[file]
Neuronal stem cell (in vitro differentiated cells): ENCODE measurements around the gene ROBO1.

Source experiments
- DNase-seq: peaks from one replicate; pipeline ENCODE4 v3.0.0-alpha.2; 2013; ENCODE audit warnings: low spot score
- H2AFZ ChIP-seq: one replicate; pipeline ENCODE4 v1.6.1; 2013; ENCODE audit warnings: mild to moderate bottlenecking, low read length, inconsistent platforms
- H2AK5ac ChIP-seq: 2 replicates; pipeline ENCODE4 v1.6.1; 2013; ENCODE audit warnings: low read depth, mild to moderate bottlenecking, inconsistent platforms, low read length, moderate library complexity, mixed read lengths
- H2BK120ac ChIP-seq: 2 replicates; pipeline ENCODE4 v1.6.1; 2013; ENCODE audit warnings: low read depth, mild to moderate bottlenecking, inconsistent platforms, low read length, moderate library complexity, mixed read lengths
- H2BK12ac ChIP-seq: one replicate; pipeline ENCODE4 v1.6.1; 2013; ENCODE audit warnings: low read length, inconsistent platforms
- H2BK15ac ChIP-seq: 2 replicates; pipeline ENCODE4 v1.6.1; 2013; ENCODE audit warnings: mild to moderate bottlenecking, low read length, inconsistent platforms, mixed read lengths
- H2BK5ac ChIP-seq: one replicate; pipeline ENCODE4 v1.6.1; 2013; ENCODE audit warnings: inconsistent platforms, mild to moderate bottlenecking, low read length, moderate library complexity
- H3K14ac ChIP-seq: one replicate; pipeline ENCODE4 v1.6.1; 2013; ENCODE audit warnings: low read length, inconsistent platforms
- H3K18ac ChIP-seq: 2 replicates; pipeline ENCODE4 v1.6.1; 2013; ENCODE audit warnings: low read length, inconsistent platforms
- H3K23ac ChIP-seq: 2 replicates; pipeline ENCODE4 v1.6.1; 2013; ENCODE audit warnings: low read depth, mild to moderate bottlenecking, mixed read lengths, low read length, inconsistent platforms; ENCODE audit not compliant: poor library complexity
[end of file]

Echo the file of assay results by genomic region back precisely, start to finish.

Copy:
Neuronal stem cell (in vitro differentiated cells): ENCODE measurements around the gene ROBO1.

Source experiments
- DNase-seq: peaks from one replicate; pipeline ENCODE4 v3.0.0-alpha.2; 2013; ENCODE audit warnings: low spot score
- H2AFZ ChIP-seq: one replicate; pipeline ENCODE4 v1.6.1; 2013; ENCODE audit warnings: mild to moderate bottlenecking, low read length, inconsistent platforms
- H2AK5ac ChIP-seq: 2 replicates; pipeline ENCODE4 v1.6.1; 2013; ENCODE audit warnings: low read depth, mild to moderate bottlenecking, inconsistent platforms, low read length, moderate library complexity, mixed read lengths
- H2BK120ac ChIP-seq: 2 replicates; pipeline ENCODE4 v1.6.1; 2013; ENCODE audit warnings: low read depth, mild to moderate bottlenecking, inconsistent platforms, low read length, moderate library complexity, mixed read lengths
- H2BK12ac ChIP-seq: one replicate; pipeline ENCODE4 v1.6.1; 2013; ENCODE audit warnings: low read length, inconsistent platforms
- H2BK15ac ChIP-seq: 2 replicates; pipeline ENCODE4 v1.6.1; 2013; ENCODE audit warnings: mild to moderate bottlenecking, low read length, inconsistent platforms, mixed read lengths
- H2BK5ac ChIP-seq: one replicate; pipeline ENCODE4 v1.6.1; 2013; ENCODE audit warnings: inconsistent platforms, mild to moderate bottlenecking, low read length, moderate library complexity
- H3K14ac ChIP-seq: one replicate; pipeline ENCODE4 v1.6.1; 2013; ENCODE audit warnings: low read length, inconsistent platforms
- H3K18ac ChIP-seq: 2 replicates; pipeline ENCODE4 v1.6.1; 2013; ENCODE audit warnings: low read length, inconsistent platforms
- H3K23ac ChIP-seq: 2 replicates; pipeline ENCODE4 v1.6.1; 2013; ENCODE audit warnings: low read depth, mild to moderate bottlenecking, mixed read lengths, low read length, inconsistent platforms; ENCODE audit not compliant: poor library complexity